Saturday 16 December 2017

Powers of Montecatini provide unexpected spring in the step

Dion Fanning

'Do truffles keep?" There were plenty of important questions asked by journalists in Montecatini last week, but this was as significant as any of them.

Two years ago in Johannesburg, I stayed in a house in the northern suburbs whose owners quickly made it clear that they wanted me to eat 13 eggs a week which they insisted was the best way to lower my cholesterol and to help their own needs as feeders.

So the town of Montecatini had many memories to compete with. It was a beautiful place for Ireland to stay and, just in case there was any doubt, on our first full day in the town they bombarded us with truffles.

By the end of the week, Montecatini had been shaped to our own needs. Kevin Foley had been pictured in the park, alone and desolate, and the town was acquiring a different image.

If Saipan made the Times of India front page while Pakistan and India were engaging in a nuclear stand-off, Montecatini reached Indian news websites last week and Ireland was at the centre of it again.

"Giovanni Trapattoni's hopes of being able to prepare for the tournament in peace have been dashed after a local tourism chief claimed that spa town Terme Montecatini's water boosts visitors' health, as well as their horniness," reported one site.

Maybe it wasn't Saipan, but nothing could be Saipan. Yet if in India they were reporting that Trapattoni's peaceful preparations had been disrupted by systemic horniness among the population, then it couldn't be said to have been a week entirely without incident.

It had been intended as a lazy day. The welcome for the Irish in Montecatini has been exceptional. We couldn't be lavished with so many truffles and not do something in return, so when the local tourist office invited us to visit the beautiful Terme Tettuccio spa on Wednesday, where the civic reception for the Ireland team had been held, most of us walked up the road and were happy to listen to their consoling talk.

Massimo Giovanetti told us of the glorious history of their spa town and how it was a shame that in the modern world, the restorative powers to the mind and body of treatment with spa waters had gone out of fashion.

Massimo talked eloquently and passionately. He told us 10 days taking the treatment would do wonders for your cholesterol and constipation, although obviously it involved time and money.

Quickly, I began to feel guilty for never having drunk the waters and scolded myself for always demanding the instant fix rather than looking for the solution that would improve my general well-being, a solution for mind and body. Although as many towns seemed to place casinos alongside their spas, the quick fix must have been on their minds as well.

Massimo talked and we took dutiful notes and thought they would file a line or two in a diary piece. That was until Massimo was asked about Verdi.

Soon Massimo was telling us about Verdi's love for Montecatini, how he visited with his wife and his fiancée and how you shouldn't be surprised by this, things like this happen all the time in Montecatini.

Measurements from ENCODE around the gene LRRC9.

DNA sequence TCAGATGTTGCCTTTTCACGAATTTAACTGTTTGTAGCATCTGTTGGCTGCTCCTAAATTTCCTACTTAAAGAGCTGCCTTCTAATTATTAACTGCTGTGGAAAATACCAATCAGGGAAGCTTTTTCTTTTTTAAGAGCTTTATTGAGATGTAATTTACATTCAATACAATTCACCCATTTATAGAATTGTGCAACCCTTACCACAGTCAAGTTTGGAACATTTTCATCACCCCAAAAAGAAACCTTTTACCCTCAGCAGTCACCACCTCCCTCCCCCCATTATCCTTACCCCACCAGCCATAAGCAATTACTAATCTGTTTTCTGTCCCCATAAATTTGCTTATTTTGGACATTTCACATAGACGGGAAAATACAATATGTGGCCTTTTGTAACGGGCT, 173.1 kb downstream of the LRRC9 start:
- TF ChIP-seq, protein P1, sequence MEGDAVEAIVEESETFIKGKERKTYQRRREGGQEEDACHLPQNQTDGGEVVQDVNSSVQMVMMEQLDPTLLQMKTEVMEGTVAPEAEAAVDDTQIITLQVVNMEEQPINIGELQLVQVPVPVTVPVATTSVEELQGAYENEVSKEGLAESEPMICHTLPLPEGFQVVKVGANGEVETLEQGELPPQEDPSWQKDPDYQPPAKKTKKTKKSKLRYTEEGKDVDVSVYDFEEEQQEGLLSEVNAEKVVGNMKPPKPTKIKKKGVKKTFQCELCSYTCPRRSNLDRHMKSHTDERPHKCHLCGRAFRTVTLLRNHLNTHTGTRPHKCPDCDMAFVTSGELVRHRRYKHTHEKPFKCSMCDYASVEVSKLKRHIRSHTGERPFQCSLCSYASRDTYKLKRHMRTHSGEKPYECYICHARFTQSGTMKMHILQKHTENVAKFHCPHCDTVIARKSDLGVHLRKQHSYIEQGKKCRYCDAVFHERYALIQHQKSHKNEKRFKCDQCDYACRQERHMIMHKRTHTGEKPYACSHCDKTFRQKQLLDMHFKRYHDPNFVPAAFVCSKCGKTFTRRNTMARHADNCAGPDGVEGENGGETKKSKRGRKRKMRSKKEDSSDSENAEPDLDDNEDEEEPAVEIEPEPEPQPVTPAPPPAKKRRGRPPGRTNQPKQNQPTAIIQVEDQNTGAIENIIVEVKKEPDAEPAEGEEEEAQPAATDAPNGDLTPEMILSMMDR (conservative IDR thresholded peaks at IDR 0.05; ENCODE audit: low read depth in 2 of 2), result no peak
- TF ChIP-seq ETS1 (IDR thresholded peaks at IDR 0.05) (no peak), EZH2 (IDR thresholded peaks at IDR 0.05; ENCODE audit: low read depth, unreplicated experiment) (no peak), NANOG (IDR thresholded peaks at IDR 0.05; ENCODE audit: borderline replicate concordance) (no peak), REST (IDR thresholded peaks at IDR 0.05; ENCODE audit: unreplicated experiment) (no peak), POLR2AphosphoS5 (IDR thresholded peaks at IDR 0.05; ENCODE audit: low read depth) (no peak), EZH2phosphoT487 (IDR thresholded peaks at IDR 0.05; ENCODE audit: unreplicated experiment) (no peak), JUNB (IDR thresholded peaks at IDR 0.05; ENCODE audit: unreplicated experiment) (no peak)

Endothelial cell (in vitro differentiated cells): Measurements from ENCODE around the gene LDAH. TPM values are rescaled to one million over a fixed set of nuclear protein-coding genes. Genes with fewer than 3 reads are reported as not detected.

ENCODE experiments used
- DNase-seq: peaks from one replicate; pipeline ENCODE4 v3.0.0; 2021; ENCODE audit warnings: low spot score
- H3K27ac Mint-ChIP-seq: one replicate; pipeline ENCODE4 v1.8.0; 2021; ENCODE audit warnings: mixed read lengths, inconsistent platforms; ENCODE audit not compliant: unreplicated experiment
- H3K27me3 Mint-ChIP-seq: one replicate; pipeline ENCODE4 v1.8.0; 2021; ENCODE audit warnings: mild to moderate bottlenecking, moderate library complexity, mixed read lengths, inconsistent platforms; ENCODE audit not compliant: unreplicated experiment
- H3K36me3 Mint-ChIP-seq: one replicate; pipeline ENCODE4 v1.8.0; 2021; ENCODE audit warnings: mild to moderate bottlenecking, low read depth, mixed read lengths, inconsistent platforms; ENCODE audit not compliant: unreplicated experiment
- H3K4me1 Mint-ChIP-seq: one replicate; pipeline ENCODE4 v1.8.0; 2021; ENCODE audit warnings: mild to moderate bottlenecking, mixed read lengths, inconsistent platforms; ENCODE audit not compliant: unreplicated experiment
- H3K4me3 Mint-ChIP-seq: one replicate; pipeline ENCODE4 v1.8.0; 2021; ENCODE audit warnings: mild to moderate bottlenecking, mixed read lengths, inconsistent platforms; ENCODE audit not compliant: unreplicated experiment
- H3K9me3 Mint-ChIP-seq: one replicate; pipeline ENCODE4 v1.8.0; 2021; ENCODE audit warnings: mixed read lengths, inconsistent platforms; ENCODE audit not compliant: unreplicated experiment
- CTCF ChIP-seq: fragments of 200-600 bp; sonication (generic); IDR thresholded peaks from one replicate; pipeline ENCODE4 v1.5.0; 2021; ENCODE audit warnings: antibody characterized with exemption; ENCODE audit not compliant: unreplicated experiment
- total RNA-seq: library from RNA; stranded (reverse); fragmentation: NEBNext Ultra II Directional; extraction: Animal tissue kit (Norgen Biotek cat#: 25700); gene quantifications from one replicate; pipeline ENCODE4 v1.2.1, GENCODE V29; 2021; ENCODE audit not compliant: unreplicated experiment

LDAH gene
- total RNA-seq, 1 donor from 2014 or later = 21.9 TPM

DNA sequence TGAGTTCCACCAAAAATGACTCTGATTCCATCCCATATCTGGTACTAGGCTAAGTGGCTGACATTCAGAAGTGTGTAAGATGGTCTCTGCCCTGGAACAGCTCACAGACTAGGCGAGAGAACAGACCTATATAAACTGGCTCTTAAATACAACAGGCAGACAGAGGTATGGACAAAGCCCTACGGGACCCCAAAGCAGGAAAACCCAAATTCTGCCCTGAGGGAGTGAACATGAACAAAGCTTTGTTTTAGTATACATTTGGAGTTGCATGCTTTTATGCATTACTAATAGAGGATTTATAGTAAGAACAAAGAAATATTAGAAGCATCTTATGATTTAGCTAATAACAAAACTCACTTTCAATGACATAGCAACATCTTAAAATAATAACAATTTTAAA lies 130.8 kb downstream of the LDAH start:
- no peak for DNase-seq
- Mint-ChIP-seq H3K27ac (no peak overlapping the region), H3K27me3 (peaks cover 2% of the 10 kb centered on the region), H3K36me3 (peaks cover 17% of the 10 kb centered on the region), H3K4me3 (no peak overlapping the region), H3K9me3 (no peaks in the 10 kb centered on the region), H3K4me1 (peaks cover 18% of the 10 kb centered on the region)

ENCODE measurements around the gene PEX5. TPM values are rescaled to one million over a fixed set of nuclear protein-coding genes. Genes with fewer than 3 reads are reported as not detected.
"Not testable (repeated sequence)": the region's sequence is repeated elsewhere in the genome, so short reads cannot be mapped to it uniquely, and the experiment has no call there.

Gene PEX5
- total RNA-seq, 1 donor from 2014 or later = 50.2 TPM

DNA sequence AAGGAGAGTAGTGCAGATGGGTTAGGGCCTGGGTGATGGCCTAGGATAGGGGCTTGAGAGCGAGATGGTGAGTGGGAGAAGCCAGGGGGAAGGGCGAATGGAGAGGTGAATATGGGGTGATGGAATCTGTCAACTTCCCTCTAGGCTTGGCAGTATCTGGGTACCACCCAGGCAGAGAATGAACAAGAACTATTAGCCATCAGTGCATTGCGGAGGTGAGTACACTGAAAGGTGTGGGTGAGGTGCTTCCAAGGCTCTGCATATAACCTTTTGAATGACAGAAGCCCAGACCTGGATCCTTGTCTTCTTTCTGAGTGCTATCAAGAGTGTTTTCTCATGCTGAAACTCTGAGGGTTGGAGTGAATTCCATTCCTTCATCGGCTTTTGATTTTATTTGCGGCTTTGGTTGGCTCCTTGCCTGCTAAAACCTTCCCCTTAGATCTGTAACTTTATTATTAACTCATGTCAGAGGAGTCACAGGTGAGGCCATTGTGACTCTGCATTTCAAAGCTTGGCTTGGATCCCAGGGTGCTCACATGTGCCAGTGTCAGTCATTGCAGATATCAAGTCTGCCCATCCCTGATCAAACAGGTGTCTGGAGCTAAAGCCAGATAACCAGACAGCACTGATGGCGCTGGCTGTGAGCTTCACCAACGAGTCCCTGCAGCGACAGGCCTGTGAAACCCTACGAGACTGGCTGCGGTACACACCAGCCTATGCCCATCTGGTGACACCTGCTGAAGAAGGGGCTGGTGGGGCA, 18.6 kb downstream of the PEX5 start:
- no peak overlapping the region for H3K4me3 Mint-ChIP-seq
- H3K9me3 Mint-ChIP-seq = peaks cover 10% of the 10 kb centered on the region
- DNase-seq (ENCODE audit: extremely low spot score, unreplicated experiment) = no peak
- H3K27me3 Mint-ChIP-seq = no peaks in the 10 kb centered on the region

The waters, he said, it is down to the waters. They do incredible things. He mentioned Viagra and said the waters could surpass any dose. He may have noticed at this point that the journalists were writing with a bit more vigour. If he was on Twitter, he would have seen that his remarks were now being live tweeted.

He kept going. He talked about the remarkable sexual urges of women in their 60s who come and take the waters. As a result there was a need for gigolos to work in the town to satisfy them. We made jokes about Berlusconi, the words 'Bunga, Bunga' floated across the rolling lawns and above the ornate fountains of the spa. Massimo may have tried to return to the surer ground of constipation and cholesterol again, but nobody wanted to know.

We got up to leave, wandering past the classical columns and the soothing fountains.

"Please don't mention the gigolos," Massimo said shortly before we posed for a group picture which he may cradle in his hands in later years with mixed emotions.

Later that night, I was sitting in the Thermal Park in Montecatini when I saw Massimo cycling home. It was a few hours after our visit to the spa. I waved as he freewheeled down the hill and he jauntily waved back. This, I thought, might be the last time he would ever feel so carefree.

When the morning came, Montecatini would be known, not as good place to lower cholesterol or beat constipation, important and vital though these services are. No, it would be known as an emerging market for the hitherto undeveloped sex tourism demographic of women in their 60s.

Remarkably, Montecatini continued to extend their hospitality even after the story broke. Any trip to Italy will remind you that Ireland got a raw deal when interpretations of Catholicism were being handed out. The Italians managed to stay devout and to believe they were devout while developing a perfectly relaxed relationship with sex. The Italian rarely seems consumed with guilt.

Paddy knows guilt and he suppressed every sexual urge with drink and when the urges appeared anyway, he pursued oblivion. It was his own drinking therapy, an holistic solution for the mind and body which he took, at considerable personal cost, in spa towns and regular towns around the world.

So we shouldn't have been surprised that the Italians shrugged when the stories about the horniness of Montecatini broke across the world. They see it as a good thing. And, if it also lowers your cholesterol, it may be more fun than eating eggs.

dfanning@independent.ie

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